New Delhi: Political satire, women's empowerment, human emotions and the struggle post the 2015 earthquake -- the Nepal Art Council's booth focuses on different aspects of the lives of people under one roof at the ongoing India Art Fair. With six artists, the booth may have fewer photographs and paintings on display, but there is much that resonates through the works of art, each of which has a story to tell.

Gurugram: An exceptional festival of different arts and genres, which will see the participation 400 visual artistes including painters, sculptors, photographers and graphic artistes, awaits art connoisseur in this suburban tech hub of the national capital. "Pryaas - Prakriti to Sanskriti" is being organised by Hindu Spiritual and Service Foundation (HSSF) and is on till February 5 at the Leisure Vally Ground.  "Pryaas" is expected to act as a platform to talented artists, who seldom get a chance to showcase their works, the organisers say. 

New Delhi: Of Bengals 60.3 million population at the time, estimates are that between 1.5 and 4 million people died of starvation, malnutrition and disease during the famine of 1943. A "political artist" of that period covered the famine for several communist publications, and his drawings, on display at the ongoing India Art Fair here, live to narrate the horrors of the time.

New Delhi: Eminent musician Pandit Jasraj says he finds the audience composition at classical music concerts astonishing -- and he feels heartened that the country's youth is willing to take the legacy of such music forward. "There is a large audience that has an interest in classical music and attends concerts... What's astonishing to see is the age demography of the audience who attend these events," Jasraj, a recipient of the Padma Vibhushan, the country's second-highest civilian award, told IANS in an interview here.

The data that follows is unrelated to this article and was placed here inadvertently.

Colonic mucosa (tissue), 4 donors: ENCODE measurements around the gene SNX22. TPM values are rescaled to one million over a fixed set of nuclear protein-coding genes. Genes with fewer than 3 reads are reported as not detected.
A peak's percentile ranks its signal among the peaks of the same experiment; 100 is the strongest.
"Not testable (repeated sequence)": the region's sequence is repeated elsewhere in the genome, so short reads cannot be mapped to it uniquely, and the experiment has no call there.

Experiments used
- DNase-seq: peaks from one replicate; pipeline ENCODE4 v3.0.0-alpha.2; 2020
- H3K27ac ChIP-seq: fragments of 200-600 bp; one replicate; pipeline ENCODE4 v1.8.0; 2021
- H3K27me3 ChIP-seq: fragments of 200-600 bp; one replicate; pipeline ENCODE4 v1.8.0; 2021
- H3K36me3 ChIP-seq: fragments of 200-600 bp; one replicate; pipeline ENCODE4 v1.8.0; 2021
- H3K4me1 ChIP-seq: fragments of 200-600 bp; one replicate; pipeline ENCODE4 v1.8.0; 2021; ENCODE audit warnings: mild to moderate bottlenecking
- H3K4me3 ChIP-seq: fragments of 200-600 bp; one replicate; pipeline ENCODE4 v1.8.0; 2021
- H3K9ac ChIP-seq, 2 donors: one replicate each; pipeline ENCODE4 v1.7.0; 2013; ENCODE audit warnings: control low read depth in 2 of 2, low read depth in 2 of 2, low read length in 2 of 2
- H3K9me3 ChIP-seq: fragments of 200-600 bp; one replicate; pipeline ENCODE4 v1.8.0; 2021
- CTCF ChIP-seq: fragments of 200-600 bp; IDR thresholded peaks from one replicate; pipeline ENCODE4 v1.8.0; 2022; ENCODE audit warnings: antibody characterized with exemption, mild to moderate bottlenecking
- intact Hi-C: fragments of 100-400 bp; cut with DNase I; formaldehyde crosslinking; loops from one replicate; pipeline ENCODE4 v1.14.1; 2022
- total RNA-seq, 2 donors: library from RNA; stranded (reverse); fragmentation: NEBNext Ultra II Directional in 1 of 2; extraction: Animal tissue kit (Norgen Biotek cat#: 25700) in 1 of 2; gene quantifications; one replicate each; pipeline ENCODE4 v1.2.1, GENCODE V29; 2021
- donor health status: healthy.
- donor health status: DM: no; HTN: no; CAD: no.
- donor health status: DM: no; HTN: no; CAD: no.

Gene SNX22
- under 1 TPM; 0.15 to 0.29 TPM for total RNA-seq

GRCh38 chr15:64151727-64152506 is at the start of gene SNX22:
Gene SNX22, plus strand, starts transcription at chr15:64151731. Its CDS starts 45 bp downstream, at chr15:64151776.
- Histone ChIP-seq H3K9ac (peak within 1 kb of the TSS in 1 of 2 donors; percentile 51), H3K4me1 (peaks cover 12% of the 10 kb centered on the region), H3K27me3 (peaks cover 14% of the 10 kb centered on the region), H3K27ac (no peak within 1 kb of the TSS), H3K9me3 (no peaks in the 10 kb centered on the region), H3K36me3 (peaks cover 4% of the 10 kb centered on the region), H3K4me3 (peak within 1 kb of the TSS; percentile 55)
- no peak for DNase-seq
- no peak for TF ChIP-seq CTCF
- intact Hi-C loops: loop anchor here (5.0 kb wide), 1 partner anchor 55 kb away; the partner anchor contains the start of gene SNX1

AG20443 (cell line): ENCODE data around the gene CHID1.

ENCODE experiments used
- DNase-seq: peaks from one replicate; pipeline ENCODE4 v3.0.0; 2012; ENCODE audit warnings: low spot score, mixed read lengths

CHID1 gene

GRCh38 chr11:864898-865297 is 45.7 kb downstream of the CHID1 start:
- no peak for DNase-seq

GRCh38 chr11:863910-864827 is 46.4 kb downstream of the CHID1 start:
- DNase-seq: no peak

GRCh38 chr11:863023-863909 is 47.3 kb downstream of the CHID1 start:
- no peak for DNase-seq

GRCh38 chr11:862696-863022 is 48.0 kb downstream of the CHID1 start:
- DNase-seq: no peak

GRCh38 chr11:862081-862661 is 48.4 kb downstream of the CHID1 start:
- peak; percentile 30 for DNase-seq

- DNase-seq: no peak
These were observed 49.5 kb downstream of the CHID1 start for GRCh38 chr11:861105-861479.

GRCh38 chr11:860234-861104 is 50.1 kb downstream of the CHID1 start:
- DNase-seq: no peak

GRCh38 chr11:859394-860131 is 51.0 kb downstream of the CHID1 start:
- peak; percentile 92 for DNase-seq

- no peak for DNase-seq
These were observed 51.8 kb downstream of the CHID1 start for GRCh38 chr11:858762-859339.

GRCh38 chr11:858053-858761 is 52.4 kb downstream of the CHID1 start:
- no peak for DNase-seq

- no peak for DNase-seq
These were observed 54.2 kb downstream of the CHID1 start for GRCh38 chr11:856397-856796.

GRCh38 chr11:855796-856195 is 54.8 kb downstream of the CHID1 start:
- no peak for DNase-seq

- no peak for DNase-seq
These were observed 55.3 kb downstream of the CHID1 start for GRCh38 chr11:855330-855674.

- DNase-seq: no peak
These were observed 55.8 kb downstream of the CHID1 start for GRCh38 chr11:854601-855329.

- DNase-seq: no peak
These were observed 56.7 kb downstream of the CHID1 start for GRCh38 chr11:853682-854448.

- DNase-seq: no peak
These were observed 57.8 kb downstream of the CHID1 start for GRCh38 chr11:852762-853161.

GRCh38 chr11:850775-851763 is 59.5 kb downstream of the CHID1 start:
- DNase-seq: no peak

Bengaluru: Artist and writer John Devaraj’s new book ‘Kaa Kaa Koo’ was launched at an event held at the Nidumamidi Mutt in Bengaluru. Written in English, the book has been translated into Hindi, Kannada, Japanese, German, Czech, and Italian. Featuring striking illustrations, the book talks about the importance of harmony and community spirit.

British historian Suzannah Lipscomb who draws a link between Henry VIII's romantic life and the impulses that led to Brexit nearly 500 years later

Jaipur: The sentiment which propelled and ultimately secured the vote for Brexit is not new, and its genesis can be traced to the actions taken by a 16th century English monarch, known for his six wives, to deal with his romantic affairs, says a prominent British historian.

New Delhi: She was considered one of the promising young faces when she burst on to the Indian fashion scene in the 1980s and today has clients like Naomi Campbell, Martha Marzotto and Uma Thurman, to name a few. Designer Rina Dhaka says when she joined the industry, there was no concept of money or trade and the world of Indian fashion was a different one altogether. In an interview, the designer reflected upon the changes in the fashion industry.